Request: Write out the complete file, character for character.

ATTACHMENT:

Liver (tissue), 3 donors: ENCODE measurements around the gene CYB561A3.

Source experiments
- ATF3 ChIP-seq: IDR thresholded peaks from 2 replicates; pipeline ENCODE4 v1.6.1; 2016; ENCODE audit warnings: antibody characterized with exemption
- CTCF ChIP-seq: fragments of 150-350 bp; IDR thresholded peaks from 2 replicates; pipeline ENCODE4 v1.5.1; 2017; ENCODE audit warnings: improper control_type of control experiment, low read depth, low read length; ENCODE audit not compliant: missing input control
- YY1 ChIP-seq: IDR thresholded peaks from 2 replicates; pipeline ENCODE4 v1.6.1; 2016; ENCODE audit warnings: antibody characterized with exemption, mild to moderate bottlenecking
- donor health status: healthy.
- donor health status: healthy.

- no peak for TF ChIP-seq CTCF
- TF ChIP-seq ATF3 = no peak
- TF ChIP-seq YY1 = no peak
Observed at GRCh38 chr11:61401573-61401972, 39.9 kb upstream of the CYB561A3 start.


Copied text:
Liver (tissue), 3 donors: ENCODE measurements around the gene CYB561A3.

Source experiments
- ATF3 ChIP-seq: IDR thresholded peaks from 2 replicates; pipeline ENCODE4 v1.6.1; 2016; ENCODE audit warnings: antibody characterized with exemption
- CTCF ChIP-seq: fragments of 150-350 bp; IDR thresholded peaks from 2 replicates; pipeline ENCODE4 v1.5.1; 2017; ENCODE audit warnings: improper control_type of control experiment, low read depth, low read length; ENCODE audit not compliant: missing input control
- YY1 ChIP-seq: IDR thresholded peaks from 2 replicates; pipeline ENCODE4 v1.6.1; 2016; ENCODE audit warnings: antibody characterized with exemption, mild to moderate bottlenecking
- donor health status: healthy.
- donor health status: healthy.

- no peak for TF ChIP-seq CTCF
- TF ChIP-seq ATF3 = no peak
- TF ChIP-seq YY1 = no peak
Observed at GRCh38 chr11:61401573-61401972, 39.9 kb upstream of the CYB561A3 start.